Transitions Example
Catch-Up College
 In 2013 the college had 105 students from
Canterbury and beyond that came for the
‘Catch-Up’ programme.
 These students failed to gain entry into university.
 96% of these students were successful by
completing their qualifications and gained entry
into their university in the same year.
 All of these students had left secondary school
and would not have gone to university.
 This is a very good outcome for the BPS target
leading to Level 4+ qualifications.
Pathways Example
School of Fashion
 Full-time immersion into fashion and design.
 Level 3 National Qualifications with strong
staircasing and pathways.
 Most students enter with low or no qualifications.
 Mixture of adolescent and adult students with
ethnic diversity. (NZE, Maori, Pasifika, Asian).
 Retention is at 94%.
 The achievement rate is also 94% NCEA L2+ with
most students gaining NCEA L3. This is a very
good outcome for both BPS targets.
Using A Framework
The use of key criteria based on action research and
real practice to guide the development of a learning
pathway –’ programme design for engaging schools’
Where do we start?
 Develop a concept around a students passion or
interest and one that is grounded in their world or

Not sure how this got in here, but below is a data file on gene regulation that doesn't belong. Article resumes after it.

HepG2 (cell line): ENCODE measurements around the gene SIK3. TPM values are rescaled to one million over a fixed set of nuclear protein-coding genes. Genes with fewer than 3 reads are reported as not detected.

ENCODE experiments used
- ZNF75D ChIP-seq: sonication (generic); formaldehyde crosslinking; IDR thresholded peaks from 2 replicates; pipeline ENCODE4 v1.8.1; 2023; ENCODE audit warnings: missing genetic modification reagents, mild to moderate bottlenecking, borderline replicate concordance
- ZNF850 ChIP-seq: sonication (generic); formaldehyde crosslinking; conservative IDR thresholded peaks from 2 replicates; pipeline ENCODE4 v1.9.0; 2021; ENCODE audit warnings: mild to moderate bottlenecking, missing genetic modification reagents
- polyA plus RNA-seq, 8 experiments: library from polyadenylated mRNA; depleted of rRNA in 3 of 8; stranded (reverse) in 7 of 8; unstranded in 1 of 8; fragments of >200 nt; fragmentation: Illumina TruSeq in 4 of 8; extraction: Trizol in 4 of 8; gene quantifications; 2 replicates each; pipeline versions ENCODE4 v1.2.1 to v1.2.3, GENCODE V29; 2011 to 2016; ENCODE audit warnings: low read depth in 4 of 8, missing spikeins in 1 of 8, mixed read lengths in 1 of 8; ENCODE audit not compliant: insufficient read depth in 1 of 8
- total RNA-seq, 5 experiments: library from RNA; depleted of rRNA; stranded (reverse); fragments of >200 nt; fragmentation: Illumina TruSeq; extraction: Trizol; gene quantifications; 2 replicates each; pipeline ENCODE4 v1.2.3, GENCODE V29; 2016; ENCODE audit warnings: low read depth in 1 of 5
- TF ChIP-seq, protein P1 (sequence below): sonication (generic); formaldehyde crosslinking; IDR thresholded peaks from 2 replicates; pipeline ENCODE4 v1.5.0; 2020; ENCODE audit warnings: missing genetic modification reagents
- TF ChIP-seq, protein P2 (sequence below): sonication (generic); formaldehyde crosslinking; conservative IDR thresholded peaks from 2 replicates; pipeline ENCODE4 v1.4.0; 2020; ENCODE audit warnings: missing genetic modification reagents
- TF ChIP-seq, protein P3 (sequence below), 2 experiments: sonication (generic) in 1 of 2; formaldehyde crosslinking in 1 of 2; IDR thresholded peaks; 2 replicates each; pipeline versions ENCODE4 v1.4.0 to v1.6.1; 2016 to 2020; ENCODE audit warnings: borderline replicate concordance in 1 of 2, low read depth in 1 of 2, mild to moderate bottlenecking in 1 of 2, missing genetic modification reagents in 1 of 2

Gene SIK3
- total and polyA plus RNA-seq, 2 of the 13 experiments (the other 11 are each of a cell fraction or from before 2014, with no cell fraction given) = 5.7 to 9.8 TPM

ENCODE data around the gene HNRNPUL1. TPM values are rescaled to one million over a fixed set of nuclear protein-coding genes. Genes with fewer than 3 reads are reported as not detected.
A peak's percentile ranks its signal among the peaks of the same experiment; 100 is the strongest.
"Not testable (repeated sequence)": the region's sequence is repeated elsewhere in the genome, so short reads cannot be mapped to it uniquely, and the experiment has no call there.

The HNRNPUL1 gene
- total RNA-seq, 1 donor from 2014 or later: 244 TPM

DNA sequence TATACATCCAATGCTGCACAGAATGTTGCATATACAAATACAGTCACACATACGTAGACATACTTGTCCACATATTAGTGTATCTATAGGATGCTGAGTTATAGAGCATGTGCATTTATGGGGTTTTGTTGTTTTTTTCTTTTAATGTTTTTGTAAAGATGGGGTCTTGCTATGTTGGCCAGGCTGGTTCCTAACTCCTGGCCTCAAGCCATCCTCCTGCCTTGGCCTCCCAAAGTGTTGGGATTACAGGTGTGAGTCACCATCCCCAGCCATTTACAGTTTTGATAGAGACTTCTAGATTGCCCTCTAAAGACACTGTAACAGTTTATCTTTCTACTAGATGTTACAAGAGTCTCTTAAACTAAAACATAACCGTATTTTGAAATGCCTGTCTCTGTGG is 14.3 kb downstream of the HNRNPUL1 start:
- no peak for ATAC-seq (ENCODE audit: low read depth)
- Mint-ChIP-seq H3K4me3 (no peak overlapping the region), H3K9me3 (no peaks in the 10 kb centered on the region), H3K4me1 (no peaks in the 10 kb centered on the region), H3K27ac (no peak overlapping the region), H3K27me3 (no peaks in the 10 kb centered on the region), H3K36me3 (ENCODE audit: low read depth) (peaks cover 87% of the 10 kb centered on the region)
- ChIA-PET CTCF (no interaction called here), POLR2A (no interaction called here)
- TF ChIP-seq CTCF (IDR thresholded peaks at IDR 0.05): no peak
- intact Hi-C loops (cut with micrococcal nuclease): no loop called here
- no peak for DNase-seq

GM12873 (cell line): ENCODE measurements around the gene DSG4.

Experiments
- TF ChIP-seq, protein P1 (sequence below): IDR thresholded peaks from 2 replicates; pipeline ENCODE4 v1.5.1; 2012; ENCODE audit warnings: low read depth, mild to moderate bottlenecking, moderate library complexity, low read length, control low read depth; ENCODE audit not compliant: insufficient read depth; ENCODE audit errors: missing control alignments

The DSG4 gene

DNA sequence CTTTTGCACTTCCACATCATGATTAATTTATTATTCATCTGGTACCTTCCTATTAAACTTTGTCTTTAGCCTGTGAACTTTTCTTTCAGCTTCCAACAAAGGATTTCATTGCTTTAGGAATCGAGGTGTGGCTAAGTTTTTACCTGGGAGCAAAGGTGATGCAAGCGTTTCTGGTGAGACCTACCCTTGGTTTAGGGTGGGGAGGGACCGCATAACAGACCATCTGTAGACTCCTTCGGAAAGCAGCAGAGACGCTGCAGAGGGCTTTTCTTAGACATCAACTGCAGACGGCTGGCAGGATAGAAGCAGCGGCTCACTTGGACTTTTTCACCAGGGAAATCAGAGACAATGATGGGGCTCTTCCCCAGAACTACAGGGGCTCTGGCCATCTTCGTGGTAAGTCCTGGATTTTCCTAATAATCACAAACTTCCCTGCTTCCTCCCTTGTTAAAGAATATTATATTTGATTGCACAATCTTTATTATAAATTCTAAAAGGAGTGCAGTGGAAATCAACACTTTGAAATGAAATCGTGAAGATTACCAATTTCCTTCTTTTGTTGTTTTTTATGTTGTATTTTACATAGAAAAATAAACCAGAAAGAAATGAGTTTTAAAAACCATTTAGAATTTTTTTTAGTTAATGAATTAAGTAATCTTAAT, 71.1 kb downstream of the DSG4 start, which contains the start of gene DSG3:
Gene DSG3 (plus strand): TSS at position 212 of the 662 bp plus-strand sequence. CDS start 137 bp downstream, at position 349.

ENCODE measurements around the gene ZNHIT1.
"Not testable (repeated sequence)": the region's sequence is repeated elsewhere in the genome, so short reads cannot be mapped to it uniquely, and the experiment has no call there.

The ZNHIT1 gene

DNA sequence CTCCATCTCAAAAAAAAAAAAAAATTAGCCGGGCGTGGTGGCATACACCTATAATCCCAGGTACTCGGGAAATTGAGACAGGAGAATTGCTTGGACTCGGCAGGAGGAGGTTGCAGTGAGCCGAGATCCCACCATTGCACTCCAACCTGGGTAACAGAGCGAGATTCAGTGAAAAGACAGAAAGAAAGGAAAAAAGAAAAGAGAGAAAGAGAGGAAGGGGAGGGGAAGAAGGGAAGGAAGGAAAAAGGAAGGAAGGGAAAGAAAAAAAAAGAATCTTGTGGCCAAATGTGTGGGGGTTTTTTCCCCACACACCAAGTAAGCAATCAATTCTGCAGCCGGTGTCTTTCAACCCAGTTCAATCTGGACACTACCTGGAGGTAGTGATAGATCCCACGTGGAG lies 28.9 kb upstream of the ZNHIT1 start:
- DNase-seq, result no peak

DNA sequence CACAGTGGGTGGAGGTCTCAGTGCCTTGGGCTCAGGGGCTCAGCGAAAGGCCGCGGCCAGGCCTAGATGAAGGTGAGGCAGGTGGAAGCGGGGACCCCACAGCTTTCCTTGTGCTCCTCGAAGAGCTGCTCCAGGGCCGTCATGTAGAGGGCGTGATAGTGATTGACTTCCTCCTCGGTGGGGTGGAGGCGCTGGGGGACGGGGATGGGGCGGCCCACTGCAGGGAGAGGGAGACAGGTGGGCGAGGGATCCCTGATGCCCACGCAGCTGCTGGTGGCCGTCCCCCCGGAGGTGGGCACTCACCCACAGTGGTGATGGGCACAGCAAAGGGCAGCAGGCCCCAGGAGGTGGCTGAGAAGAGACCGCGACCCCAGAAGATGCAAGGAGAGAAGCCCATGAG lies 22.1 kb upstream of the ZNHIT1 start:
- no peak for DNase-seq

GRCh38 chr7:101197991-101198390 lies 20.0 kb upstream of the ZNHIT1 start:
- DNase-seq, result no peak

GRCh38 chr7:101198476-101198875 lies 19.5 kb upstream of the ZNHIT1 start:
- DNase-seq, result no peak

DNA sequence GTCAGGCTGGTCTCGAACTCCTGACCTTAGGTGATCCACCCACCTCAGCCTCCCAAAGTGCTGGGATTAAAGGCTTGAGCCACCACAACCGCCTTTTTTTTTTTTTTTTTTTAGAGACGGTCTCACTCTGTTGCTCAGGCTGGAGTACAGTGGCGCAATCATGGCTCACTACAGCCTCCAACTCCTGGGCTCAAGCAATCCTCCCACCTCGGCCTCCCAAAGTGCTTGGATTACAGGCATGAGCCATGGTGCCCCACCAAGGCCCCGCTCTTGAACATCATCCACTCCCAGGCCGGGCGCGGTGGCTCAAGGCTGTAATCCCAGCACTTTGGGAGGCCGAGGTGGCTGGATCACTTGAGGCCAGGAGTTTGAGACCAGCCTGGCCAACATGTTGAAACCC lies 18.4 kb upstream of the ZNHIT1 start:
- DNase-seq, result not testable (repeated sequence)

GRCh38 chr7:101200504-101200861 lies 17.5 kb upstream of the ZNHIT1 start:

develop an area that has the potential to fire their
imagination. Eg Music, Health, Life Sciences.
 Be prepared to immerse the student(s) into this as
a programme of full-time study (20+ hrs).
 Apply the design principles for ‘engaging schools’
 Align assessments and qualifications across the
design principles.
 Create next steps pathways for on-going learning.
Learning Futures Booklets
Leaders Handbook
Design Principles for Engaging Schools
Design Principles
 These design principles are essential components
to help design an effective programme or to
evaluate an existing programme.
 The design principles cover four key areas:
 Pedagogy and assessment design principles
 Curriculum design principles
 Teachers and students design principles
 Parents and community design principles
What are the design principles for . . .
1. Pedagogy & Assessment?
Commitment to rigorous project
based learning.